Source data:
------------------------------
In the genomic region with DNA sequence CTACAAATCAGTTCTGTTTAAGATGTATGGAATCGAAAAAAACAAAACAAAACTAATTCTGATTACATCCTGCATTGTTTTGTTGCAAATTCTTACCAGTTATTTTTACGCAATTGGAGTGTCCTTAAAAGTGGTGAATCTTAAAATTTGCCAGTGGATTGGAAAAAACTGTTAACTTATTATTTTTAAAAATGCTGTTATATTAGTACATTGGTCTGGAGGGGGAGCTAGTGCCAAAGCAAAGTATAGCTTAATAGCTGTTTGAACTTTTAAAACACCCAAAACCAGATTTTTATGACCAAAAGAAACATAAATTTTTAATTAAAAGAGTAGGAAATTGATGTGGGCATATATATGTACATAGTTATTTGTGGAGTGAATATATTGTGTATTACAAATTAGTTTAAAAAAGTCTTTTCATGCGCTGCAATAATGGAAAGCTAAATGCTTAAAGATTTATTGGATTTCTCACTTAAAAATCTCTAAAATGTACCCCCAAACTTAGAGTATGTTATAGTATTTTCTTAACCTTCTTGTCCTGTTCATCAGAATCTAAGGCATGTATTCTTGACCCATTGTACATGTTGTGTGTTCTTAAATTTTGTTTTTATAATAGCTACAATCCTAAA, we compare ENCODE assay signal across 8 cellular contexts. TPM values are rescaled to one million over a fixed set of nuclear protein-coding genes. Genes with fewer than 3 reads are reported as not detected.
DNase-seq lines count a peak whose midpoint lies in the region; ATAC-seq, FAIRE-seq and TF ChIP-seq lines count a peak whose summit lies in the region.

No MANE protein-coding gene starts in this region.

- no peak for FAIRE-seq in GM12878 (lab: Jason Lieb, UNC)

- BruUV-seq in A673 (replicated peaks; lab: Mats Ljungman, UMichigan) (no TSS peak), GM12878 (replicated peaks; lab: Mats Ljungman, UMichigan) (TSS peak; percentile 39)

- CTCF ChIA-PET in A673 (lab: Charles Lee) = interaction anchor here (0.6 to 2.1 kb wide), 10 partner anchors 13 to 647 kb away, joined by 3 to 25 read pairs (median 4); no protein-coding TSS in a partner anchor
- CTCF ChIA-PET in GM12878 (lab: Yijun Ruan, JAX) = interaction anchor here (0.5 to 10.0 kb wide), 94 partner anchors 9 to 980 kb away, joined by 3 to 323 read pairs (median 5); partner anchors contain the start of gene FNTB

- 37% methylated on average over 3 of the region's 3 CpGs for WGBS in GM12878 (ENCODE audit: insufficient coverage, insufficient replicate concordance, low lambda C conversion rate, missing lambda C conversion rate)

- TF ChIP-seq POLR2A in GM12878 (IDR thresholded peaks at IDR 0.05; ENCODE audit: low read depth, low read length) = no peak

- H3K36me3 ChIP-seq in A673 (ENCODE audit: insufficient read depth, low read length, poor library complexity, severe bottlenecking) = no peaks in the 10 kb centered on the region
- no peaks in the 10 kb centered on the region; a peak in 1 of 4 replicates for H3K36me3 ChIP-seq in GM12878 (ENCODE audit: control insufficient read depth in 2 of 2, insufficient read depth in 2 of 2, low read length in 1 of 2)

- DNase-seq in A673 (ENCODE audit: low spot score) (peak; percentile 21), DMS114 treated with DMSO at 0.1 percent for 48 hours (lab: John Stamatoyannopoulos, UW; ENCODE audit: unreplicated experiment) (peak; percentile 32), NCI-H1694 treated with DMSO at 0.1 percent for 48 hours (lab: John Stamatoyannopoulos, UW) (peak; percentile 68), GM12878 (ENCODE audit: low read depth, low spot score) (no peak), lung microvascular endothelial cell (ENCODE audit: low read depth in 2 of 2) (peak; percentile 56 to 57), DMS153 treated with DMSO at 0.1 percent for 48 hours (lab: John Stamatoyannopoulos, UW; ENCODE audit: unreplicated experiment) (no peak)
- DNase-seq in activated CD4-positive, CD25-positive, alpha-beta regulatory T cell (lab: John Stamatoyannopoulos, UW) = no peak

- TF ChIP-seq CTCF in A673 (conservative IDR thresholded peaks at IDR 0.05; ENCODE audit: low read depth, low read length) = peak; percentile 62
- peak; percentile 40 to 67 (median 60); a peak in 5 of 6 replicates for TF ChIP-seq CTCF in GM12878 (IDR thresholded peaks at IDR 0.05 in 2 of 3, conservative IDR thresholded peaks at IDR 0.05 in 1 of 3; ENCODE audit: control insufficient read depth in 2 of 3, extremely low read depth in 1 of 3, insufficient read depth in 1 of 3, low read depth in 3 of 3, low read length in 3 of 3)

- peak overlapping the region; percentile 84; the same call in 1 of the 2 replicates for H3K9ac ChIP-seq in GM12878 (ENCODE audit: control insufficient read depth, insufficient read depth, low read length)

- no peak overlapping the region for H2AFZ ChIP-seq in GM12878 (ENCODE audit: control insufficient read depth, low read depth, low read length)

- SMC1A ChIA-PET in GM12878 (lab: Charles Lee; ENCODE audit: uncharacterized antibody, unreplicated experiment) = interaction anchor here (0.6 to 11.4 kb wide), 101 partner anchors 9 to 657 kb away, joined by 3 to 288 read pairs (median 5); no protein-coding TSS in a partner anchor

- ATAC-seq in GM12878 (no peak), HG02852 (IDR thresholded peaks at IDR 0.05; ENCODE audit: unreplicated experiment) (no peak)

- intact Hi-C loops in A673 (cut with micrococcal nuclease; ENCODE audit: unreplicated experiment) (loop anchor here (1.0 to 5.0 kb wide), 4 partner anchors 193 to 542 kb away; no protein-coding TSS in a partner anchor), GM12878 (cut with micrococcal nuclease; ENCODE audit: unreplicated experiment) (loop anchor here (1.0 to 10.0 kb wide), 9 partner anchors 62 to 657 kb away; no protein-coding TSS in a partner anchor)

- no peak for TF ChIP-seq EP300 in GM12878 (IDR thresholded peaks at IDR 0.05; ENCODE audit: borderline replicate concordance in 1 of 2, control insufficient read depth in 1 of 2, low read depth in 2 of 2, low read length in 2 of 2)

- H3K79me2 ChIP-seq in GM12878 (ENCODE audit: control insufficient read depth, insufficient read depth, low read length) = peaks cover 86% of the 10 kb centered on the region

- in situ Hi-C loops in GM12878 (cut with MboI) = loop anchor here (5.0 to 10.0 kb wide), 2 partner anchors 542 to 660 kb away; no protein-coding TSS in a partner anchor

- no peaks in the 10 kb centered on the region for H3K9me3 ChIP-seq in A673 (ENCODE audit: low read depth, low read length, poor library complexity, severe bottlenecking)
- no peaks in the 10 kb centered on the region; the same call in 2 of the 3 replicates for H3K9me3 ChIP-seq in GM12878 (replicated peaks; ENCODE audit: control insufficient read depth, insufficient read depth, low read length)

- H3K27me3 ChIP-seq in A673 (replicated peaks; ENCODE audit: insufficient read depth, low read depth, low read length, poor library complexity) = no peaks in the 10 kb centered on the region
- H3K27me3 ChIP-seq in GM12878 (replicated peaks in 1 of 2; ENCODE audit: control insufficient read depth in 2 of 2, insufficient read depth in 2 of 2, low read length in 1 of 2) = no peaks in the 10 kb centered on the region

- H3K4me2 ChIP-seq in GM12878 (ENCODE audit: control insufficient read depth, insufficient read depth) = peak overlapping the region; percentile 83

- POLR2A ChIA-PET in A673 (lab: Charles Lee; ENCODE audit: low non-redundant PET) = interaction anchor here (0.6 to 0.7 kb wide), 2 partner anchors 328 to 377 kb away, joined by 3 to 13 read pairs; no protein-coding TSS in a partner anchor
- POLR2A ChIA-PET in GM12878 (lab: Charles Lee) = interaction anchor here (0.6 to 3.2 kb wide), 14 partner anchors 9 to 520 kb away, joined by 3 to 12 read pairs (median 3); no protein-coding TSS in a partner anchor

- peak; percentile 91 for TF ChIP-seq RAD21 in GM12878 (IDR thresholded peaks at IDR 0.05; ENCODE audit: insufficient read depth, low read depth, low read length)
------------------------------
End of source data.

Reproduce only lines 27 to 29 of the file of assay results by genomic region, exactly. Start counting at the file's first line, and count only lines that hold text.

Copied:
- H3K27me3 ChIP-seq in GM12878 (replicated peaks in 1 of 2; ENCODE audit: control insufficient read depth in 2 of 2, insufficient read depth in 2 of 2, low read length in 1 of 2) = no peaks in the 10 kb centered on the region

- H3K4me2 ChIP-seq in GM12878 (ENCODE audit: control insufficient read depth, insufficient read depth) = peak overlapping the region; percentile 83

- POLR2A ChIA-PET in A673 (lab: Charles Lee; ENCODE audit: low non-redundant PET) = interaction anchor here (0.6 to 0.7 kb wide), 2 partner anchors 328 to 377 kb away, joined by 3 to 13 read pairs; no protein-coding TSS in a partner anchor